The site is symbolic of the theme of change that the campaign has sought to make its brand. The audience will include most of the Democratic Party hierarchy that will have gathered over the previous three days in the Pepsi Center.

The bulk of the crowd filling the Denver Broncos' home will comprise voters who didn't qualify for credentials for the traditional party gathering. The contrast is emblematic of the way the Obama forces have built a campaign aligned with but not dependent on traditional party structures.

Pennsylvania is an example. The Obama campaign has made its peace with the majority of state party leaders that opposed them in the spring, but its grass-roots registration and organizing efforts represent a separate if overlapping organization from the pre-existing Democratic Party structure.

The path that led Mr. Obama back to Springfield and on to INVESCO Field was unprecedented. He began as an intriguing long shot, seemingly a remote threat to Mrs. Clinton, the acknowledged front-runner. But his campaign's meticulous organization and command of new media and new voters brought him to a stunning upset in the Iowa caucuses that shattered all turnout records.

But not all of the changes since he last spoke in Springfield were as welcome. In the run-up to the Iowa showdown, where Mr. Biden was a distant also-ran, one common element among Democratic voters was that Democrats were happy with their field of candidates, and optimistic of their chances no matter which one emerged.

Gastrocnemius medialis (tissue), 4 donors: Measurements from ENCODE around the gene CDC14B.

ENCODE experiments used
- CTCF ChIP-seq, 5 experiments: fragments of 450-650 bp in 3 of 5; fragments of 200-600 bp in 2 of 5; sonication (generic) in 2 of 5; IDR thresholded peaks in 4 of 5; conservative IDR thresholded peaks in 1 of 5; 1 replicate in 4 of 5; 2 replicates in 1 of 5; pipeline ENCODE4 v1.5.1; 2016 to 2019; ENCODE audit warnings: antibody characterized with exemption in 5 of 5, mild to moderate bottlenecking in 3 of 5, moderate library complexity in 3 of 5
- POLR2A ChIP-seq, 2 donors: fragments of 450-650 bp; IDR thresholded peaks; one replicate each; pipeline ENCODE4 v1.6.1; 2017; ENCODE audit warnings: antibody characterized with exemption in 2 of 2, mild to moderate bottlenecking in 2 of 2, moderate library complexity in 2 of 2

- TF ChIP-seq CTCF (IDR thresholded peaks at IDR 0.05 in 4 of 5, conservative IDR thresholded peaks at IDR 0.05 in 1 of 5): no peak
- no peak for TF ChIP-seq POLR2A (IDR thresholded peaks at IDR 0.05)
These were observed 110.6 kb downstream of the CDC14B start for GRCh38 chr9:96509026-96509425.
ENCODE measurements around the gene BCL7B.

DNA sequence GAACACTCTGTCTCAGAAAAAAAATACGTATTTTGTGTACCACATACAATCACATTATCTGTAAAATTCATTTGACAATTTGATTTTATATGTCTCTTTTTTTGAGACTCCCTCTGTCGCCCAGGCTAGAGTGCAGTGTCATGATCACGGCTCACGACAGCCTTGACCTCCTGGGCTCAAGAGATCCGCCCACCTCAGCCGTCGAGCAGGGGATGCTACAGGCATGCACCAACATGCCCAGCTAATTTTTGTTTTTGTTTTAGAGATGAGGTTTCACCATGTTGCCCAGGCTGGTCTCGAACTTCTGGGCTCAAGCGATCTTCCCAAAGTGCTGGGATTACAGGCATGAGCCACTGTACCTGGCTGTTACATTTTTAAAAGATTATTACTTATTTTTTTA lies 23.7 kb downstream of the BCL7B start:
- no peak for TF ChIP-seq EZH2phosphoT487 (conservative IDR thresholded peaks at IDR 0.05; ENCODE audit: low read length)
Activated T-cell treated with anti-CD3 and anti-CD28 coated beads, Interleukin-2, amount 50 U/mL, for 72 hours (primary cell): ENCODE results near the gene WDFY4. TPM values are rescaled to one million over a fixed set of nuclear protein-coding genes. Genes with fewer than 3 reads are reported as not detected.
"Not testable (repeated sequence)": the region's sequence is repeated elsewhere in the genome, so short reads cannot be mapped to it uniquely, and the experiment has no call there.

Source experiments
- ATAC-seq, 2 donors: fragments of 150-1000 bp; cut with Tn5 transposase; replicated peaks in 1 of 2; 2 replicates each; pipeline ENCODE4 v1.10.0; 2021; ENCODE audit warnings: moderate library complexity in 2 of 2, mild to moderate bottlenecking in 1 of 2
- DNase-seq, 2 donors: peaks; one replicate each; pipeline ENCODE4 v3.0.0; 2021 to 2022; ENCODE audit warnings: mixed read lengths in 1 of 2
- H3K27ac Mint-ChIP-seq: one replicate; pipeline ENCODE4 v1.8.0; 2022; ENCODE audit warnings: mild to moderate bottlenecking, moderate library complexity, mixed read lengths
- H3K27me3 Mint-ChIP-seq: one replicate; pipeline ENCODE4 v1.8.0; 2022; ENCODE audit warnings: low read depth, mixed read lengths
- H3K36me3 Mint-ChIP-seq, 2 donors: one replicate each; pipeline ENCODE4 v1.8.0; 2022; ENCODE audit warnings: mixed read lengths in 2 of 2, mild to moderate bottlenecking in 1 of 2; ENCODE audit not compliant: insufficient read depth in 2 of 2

That amity wore thin as Mr. Obama and Mrs. Clinton battered one another through the later primaries. And the party's wide optimism that emerged from their gains in the 2006 congressional elections was tested through the summer by Mr. Obama's failure to put any real polling distance between himself and Mr. McCain.

In that nervous climate, Mr. McCain's halting accounting of his real estate holdings emerged as manna from political heaven this week, a self-inflicted rebuttal to his own campaign's effort to portray Mr. Obama as the candidate out of touch with the mores of the working class.

At the end of this week, it may be difficult to disentangle the effects of the housing exchanges, the vice presidential choice and Mr. Obama's renewed oratory on whatever polling shifts may emerge.

Anticipating the possibility of a Biden choice, a Washington Post-ABC News poll completed just before the announcement found that three-quarters of voters said picking Mr. Biden would not affect their vote. Roughly 13 percent said it would make them more likely to vote Democratic and a nearly equal proportion, 10 percent said it would make them less likely.

Rep. Jason Altmire, D-Bradford Woods, represents a southwestern Pennsylvania district that proved a tough target for Mr. Obama in the April primary.

He predicted the Biden choice would be popular with his constituents, but cautioned that voters are swayed by the top of the ticket not the No. 2.

"It's a good choice for southwestern Pennsylvania, but Sen. Obama still has some work to do," he said of his district's reaction.

That work will continue over the next four days as the Democrats officially make him the first African-American nominee in history.


Post-Gazette politics editor James O'Toole can be reached at jotoole@post-gazette.com or 412-263-1562. First Published August 24, 2008 4:00 AM